Fifth, when the above-described factors are organically taken into account and combined with respect to each other (i.e., interact and cooperate functionally together), the viewing of stereoscopic images is possible in a transmission type screen. When any one of the factors is lacking, the viewing of stereoscopic images is impossible in a transmission type screen.

In order to accomplish the above objects, according to the present invention, as illustrated in FIG. 3, the refractive index s of the transmission layer 4 of the screen substrate 1 is less than 1.55;

the transmissivity P is more than 60%;

the incident surface 2 of the screen substrate 1 has a gloss thereon;

the imaging surface 3 is constructed of particles having a mesh size of 40-400 at the location where the image is formed on the final surface of the transmission layer 4 through which images are transmitted; and

the thickness of the entire screen, including the transmission layer 1, is more than 1 mm.

The reason why the refractive index s of the transmission layer 4 of the screen substrate 1 is less than 1.55 is described below. The range of a block angle ∠A according to polarization is 2 to 3 degrees with respect to the refractive index 1.0 for air and thus very small.

Therefore, at the refractive index 1.5, the range thereof is 0.5 to 1.0 degrees which is 50% of and smaller than the above range.

When the refractive index is more than 1.55, the range of ∠A becomes more than 2 to 3 degrees, so that the polarization degree is not maintained.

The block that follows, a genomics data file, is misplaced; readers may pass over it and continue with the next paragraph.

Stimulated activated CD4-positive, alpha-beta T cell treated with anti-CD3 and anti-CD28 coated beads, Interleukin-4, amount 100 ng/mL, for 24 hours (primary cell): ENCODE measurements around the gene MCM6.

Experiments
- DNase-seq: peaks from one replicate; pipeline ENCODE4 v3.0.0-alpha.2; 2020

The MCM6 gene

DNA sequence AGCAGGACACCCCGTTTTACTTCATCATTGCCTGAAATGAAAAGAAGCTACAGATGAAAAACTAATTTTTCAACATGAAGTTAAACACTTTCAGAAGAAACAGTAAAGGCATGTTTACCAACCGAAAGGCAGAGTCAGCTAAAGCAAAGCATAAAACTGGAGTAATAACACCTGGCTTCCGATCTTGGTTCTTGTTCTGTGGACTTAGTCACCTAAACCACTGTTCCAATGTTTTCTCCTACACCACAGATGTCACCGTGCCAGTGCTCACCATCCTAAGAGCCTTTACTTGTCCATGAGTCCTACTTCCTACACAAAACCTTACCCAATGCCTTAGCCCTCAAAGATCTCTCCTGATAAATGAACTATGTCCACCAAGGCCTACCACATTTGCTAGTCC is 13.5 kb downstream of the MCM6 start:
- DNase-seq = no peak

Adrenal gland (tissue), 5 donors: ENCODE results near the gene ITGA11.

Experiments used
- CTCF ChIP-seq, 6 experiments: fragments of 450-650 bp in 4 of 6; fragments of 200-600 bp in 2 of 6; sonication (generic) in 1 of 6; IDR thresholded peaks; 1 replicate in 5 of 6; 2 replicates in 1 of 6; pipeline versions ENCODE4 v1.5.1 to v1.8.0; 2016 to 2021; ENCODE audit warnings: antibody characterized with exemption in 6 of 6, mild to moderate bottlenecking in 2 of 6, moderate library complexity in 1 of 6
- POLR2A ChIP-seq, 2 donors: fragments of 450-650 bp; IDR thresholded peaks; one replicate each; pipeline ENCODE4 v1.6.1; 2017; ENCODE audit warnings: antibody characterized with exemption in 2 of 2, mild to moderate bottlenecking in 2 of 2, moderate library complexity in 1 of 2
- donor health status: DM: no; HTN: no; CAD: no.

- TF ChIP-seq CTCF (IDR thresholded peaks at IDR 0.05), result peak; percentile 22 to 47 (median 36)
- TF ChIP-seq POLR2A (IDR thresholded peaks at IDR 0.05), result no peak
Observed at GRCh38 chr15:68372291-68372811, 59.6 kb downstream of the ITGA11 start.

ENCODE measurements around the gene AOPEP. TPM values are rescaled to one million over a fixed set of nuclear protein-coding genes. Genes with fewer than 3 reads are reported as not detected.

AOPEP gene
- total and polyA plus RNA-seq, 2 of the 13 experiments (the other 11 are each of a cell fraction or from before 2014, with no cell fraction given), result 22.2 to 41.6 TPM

Therefore, the range of the block angle ∠A according to polarization is 2 to 3 degrees.

The reason for which the transmissivity is more than 60% is described below.

The efficiency of transmission of a conventional diffusion material screen is less than 20%.

When pigment having a smoke color, such as blue or black, is added in order to increase contrast, the transmissivity becomes lower.

Furthermore, a polarization filter transmits light up to 50%. When this is considered, the transmissivity is 3 times that of a conventional screen, that is, is more than 60%, which increases brightness compared to a conventional screen, thereby obtaining brightness and a polarization degree 3 times greater than the transmissivity of a conventional screen.

The reason why the incident surface 2 of the screen substrate 1 has a gloss surface is described below. The incident surface 2 of a conventional transmission screen scatters light, so that the amount of light incident thereto is very low.

In order to transmit projected images into the transmission layer 4 at a maximum, the surface particle size thereof is within a range of 800 to 4000 mesh although there is variation according to a required surface strength and with the surface being a gloss surface. The amount of incident light is more than 90%.

The surface particle size of the imaging surface 3 is within a range of 40 to 400 mesh, and formed where images are represented, that is, on the final surface of the screen substrate 1 at which images viewed by viewers are represented.

If the surface particle size is less than 40 mesh, the definition and brightness of images become rapidly degraded. If the surface particle size is more than 400 mesh, the scattering layer of light is very thin, so that a hot spot phenomenon according to which the light source of a projector is viewed by viewers occurs.